MA 425 content specifications
The content specifications are:
A  B  C  
sequential characterization
(2:1.4.2, 3:4, 5:2, 5:5, 5:3.4.6) 
formulate and prove  prove at least 2  prove at least 1 
Cauchy criteria  formulate and prove  prove at least 1
(5:3.2.5, 4) 
use 1 
Archimedean Principles  prove all are equivalent
(2:6 and 2:8 together) 
use each of AP1, AP2, AP3  
forms of completeness  use Nested Intervals  prove 2 are equivalent
(2:5,4:2, 4:4) 

compactness  use opencovers version  use HeineBorel version  use sequential compactness 
limits and continuity  use topological version of continuity to show a function is continuous 

use the sequential criterion for continuity to show a function is continuous 
major/named theorems  prove 2 ``at infinity" versions of named theorems
(7:8, 8:3, 9: 16) 
prove an ``at infinity" version of a named theorem
(7:8, 8: 3, 9: 16) 
prove at least one
(6:11, 7:5) 
derivatives  use Taylor's Theorem 

use the limit definition of the derivative 
integration  compute 3 integrals with proof  compute 2 integrals with proof  compute 1 integral with proof 
convergence of functions  prove a sequence converges pointwise but not uniformly  
series  prove series versions of 2 named theorems for sequences  prove series version of a named theorem for sequences  
explanation points  3 points  2 points  1 point 
pathologies & exotica points  3 points  2 points  1 point 
topology points  3 points  2 points  1 point 
 Numbers in italics represent problems that definitely satisfy that specification. 3:4 means problem 4 from homework 3. 2:1.4.8 means Abbott's exercise 8 from chapter 1.4, which was assigned on homework 2.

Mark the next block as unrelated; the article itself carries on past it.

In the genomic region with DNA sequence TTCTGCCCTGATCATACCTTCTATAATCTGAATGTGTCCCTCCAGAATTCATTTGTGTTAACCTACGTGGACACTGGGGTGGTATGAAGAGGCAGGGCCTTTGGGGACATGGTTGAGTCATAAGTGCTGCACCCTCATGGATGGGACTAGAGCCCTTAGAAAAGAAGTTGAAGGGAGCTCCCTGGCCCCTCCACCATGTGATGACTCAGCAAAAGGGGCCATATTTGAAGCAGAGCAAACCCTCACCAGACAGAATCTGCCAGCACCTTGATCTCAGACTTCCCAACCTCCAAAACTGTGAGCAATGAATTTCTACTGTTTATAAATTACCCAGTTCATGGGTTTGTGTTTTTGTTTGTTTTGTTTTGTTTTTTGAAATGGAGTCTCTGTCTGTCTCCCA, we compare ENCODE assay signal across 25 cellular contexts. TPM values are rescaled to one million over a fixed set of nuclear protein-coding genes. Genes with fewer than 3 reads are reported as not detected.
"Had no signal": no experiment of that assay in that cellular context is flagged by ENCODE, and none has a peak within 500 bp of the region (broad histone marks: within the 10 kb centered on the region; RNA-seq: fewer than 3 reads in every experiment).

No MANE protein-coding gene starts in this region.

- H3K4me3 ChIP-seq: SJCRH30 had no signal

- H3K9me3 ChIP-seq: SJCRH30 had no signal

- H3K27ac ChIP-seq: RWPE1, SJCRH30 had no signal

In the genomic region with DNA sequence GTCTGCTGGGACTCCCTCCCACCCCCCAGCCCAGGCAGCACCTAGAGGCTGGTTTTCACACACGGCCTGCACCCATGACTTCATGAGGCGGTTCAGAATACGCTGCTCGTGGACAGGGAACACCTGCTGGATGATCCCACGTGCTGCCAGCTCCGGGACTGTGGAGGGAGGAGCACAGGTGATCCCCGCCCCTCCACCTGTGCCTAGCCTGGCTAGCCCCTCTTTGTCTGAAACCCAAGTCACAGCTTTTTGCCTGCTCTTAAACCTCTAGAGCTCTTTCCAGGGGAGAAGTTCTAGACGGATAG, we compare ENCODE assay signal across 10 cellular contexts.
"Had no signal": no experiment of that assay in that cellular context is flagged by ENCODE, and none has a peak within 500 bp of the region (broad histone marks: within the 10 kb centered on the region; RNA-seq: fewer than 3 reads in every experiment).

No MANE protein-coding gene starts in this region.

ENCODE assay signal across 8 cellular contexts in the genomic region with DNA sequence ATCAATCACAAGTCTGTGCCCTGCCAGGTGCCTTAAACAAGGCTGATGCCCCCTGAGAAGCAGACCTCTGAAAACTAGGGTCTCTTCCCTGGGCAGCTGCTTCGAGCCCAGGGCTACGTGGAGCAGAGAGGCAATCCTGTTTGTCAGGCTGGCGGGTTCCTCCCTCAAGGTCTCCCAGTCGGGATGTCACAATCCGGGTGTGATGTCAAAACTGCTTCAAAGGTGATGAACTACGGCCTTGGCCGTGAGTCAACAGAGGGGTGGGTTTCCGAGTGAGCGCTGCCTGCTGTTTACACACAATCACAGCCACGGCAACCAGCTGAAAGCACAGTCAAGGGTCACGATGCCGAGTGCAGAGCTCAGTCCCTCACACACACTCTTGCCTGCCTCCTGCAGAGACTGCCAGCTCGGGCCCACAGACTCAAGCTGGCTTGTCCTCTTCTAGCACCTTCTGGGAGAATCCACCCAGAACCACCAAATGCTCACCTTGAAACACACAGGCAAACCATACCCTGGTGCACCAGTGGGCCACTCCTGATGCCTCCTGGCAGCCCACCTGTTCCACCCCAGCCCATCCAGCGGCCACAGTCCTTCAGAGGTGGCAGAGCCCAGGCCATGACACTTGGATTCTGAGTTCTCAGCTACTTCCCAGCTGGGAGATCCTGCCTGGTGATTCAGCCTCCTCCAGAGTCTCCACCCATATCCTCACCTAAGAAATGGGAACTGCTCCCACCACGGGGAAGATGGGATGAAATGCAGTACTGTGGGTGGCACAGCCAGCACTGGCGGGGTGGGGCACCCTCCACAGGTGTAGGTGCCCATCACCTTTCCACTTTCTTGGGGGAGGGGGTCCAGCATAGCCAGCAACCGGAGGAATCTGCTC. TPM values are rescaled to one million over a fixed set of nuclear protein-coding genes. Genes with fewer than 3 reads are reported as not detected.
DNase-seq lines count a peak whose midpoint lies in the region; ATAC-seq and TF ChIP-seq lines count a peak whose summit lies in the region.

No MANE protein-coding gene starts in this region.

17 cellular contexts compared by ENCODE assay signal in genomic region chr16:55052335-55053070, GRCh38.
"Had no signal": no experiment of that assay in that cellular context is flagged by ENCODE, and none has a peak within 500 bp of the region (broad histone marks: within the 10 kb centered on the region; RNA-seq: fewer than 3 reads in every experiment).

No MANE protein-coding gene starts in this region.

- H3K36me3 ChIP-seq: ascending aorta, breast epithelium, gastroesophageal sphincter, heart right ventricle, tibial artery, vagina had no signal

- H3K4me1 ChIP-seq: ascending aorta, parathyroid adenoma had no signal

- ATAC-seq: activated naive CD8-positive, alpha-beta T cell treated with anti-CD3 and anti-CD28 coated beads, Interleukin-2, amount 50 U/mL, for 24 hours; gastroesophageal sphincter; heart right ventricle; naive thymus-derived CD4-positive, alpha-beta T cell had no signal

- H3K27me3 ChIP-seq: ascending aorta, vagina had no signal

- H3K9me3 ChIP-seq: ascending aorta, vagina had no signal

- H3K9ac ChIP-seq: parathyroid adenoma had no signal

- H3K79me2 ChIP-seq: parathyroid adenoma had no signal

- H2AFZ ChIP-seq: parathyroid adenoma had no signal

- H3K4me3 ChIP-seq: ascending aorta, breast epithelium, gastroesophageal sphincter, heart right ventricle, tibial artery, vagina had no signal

formulate and prove means you must come up with the statement of the theorem, in addition to proving it.
 use means to use the result in question in the course of a proof
 a named theorem is one with a person's name attached (such as the BolzanoWeierstrass Theorem) or a phrase (such as the Mean Value Theorem)
 a sequential characterization or a sequential criterion is a theorem of the form [statement not involving sequences] if and only if [statement involving sequences]. Examples include:
 The sequential characterization of supremum.
 The sequential criterion for continuity.
 The sequential characterization of closed sets.
 forms of completeness are: the Monotone Sequence Property, the Least Upper Bound Property, the Greatest Lower Bound Property, and the BolzanoWeierstrass Property
Points can be earned by completing the following problems. Topology points may also be earned by using arguments that reference open, closed, and/or compact sets. Explanation points may also be earned by giving a very clear unsolicited explanation as part of one of your proofs.
explanation  2:2, 3:2, 8:4, 10:9 
pathologies & exotica  1:3,
2: 1.4.8, 6: 6, 3.3.7 9: 7b 10: 7.3.9(d), 8 
topology  7:2
10:10